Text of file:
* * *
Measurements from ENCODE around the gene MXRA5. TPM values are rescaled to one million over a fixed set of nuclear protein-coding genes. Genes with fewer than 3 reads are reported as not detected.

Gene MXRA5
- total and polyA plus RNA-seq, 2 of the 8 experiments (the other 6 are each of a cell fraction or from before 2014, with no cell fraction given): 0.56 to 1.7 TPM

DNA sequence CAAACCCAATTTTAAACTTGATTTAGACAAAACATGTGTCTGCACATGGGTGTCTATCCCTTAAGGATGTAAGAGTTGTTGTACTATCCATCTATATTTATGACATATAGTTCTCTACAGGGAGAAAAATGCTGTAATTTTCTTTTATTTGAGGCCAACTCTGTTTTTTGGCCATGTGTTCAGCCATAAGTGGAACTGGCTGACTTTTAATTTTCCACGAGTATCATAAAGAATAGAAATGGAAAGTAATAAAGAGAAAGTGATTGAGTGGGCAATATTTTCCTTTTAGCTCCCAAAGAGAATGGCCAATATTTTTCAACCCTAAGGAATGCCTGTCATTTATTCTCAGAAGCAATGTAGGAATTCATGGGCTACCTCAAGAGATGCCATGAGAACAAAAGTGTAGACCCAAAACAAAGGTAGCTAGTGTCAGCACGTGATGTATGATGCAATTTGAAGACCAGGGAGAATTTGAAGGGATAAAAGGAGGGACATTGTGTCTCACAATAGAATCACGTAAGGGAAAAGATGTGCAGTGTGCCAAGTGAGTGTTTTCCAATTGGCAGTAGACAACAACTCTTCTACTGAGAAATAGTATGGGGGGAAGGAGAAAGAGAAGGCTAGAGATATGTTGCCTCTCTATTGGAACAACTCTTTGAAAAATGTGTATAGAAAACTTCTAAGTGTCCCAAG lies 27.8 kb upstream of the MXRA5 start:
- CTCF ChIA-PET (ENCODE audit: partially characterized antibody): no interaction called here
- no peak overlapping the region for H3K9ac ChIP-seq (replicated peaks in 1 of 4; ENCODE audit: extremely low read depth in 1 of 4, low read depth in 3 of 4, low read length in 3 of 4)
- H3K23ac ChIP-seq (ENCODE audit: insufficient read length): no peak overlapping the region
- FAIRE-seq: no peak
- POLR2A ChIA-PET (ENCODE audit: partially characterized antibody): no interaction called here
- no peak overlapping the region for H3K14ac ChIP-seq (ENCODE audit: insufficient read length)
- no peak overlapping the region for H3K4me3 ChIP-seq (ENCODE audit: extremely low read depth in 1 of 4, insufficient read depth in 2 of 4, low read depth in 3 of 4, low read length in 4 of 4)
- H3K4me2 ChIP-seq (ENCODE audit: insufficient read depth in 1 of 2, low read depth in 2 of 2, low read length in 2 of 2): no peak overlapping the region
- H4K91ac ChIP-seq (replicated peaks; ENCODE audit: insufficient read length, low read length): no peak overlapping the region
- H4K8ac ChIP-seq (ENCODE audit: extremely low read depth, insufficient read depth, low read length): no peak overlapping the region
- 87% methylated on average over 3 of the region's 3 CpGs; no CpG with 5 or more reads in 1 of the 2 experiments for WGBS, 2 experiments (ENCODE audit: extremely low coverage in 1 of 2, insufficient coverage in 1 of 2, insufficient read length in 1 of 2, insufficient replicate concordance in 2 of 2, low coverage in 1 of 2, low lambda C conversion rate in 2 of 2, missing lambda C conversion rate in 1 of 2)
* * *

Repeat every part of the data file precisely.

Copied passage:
Measurements from ENCODE around the gene MXRA5. TPM values are rescaled to one million over a fixed set of nuclear protein-coding genes. Genes with fewer than 3 reads are reported as not detected.

Gene MXRA5
- total and polyA plus RNA-seq, 2 of the 8 experiments (the other 6 are each of a cell fraction or from before 2014, with no cell fraction given): 0.56 to 1.7 TPM

DNA sequence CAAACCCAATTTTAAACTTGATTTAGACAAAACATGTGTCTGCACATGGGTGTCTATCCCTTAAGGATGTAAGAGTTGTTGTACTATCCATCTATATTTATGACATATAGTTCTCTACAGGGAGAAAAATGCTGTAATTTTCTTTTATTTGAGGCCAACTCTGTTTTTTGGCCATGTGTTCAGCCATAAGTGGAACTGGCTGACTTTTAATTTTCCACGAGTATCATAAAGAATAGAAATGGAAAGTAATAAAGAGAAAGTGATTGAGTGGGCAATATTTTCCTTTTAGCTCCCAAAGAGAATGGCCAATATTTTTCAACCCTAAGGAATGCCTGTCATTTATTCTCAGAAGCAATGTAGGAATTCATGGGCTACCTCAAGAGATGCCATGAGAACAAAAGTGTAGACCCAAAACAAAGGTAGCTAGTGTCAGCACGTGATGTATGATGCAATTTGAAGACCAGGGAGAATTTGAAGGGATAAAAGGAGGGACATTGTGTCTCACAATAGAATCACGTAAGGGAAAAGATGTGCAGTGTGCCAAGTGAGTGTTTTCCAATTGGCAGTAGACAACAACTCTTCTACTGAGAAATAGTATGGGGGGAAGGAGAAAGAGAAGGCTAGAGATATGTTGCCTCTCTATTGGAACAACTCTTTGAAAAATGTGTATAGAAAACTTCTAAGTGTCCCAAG lies 27.8 kb upstream of the MXRA5 start:
- CTCF ChIA-PET (ENCODE audit: partially characterized antibody): no interaction called here
- no peak overlapping the region for H3K9ac ChIP-seq (replicated peaks in 1 of 4; ENCODE audit: extremely low read depth in 1 of 4, low read depth in 3 of 4, low read length in 3 of 4)
- H3K23ac ChIP-seq (ENCODE audit: insufficient read length): no peak overlapping the region
- FAIRE-seq: no peak
- POLR2A ChIA-PET (ENCODE audit: partially characterized antibody): no interaction called here
- no peak overlapping the region for H3K14ac ChIP-seq (ENCODE audit: insufficient read length)
- no peak overlapping the region for H3K4me3 ChIP-seq (ENCODE audit: extremely low read depth in 1 of 4, insufficient read depth in 2 of 4, low read depth in 3 of 4, low read length in 4 of 4)
- H3K4me2 ChIP-seq (ENCODE audit: insufficient read depth in 1 of 2, low read depth in 2 of 2, low read length in 2 of 2): no peak overlapping the region
- H4K91ac ChIP-seq (replicated peaks; ENCODE audit: insufficient read length, low read length): no peak overlapping the region
- H4K8ac ChIP-seq (ENCODE audit: extremely low read depth, insufficient read depth, low read length): no peak overlapping the region
- 87% methylated on average over 3 of the region's 3 CpGs; no CpG with 5 or more reads in 1 of the 2 experiments for WGBS, 2 experiments (ENCODE audit: extremely low coverage in 1 of 2, insufficient coverage in 1 of 2, insufficient read length in 1 of 2, insufficient replicate concordance in 2 of 2, low coverage in 1 of 2, low lambda C conversion rate in 2 of 2, missing lambda C conversion rate in 1 of 2)